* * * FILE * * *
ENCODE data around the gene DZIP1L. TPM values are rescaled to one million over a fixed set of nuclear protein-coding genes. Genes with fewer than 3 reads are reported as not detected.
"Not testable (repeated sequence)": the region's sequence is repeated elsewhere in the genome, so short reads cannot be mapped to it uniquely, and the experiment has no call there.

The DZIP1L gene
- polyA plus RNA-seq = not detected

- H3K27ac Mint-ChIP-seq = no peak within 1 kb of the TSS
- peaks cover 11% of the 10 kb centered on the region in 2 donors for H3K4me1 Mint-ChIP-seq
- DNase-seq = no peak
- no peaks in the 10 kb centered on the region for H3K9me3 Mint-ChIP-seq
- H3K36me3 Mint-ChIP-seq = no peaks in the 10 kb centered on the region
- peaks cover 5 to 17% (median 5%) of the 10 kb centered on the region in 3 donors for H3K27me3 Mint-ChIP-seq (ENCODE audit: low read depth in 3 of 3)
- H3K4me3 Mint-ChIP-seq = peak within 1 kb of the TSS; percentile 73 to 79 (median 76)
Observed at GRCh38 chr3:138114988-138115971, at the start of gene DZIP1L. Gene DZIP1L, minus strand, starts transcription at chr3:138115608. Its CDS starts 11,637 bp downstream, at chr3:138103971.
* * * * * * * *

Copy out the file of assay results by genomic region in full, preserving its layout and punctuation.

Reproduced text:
ENCODE data around the gene DZIP1L. TPM values are rescaled to one million over a fixed set of nuclear protein-coding genes. Genes with fewer than 3 reads are reported as not detected.
"Not testable (repeated sequence)": the region's sequence is repeated elsewhere in the genome, so short reads cannot be mapped to it uniquely, and the experiment has no call there.

The DZIP1L gene
- polyA plus RNA-seq = not detected

- H3K27ac Mint-ChIP-seq = no peak within 1 kb of the TSS
- peaks cover 11% of the 10 kb centered on the region in 2 donors for H3K4me1 Mint-ChIP-seq
- DNase-seq = no peak
- no peaks in the 10 kb centered on the region for H3K9me3 Mint-ChIP-seq
- H3K36me3 Mint-ChIP-seq = no peaks in the 10 kb centered on the region
- peaks cover 5 to 17% (median 5%) of the 10 kb centered on the region in 3 donors for H3K27me3 Mint-ChIP-seq (ENCODE audit: low read depth in 3 of 3)
- H3K4me3 Mint-ChIP-seq = peak within 1 kb of the TSS; percentile 73 to 79 (median 76)
Observed at GRCh38 chr3:138114988-138115971, at the start of gene DZIP1L. Gene DZIP1L, minus strand, starts transcription at chr3:138115608. Its CDS starts 11,637 bp downstream, at chr3:138103971.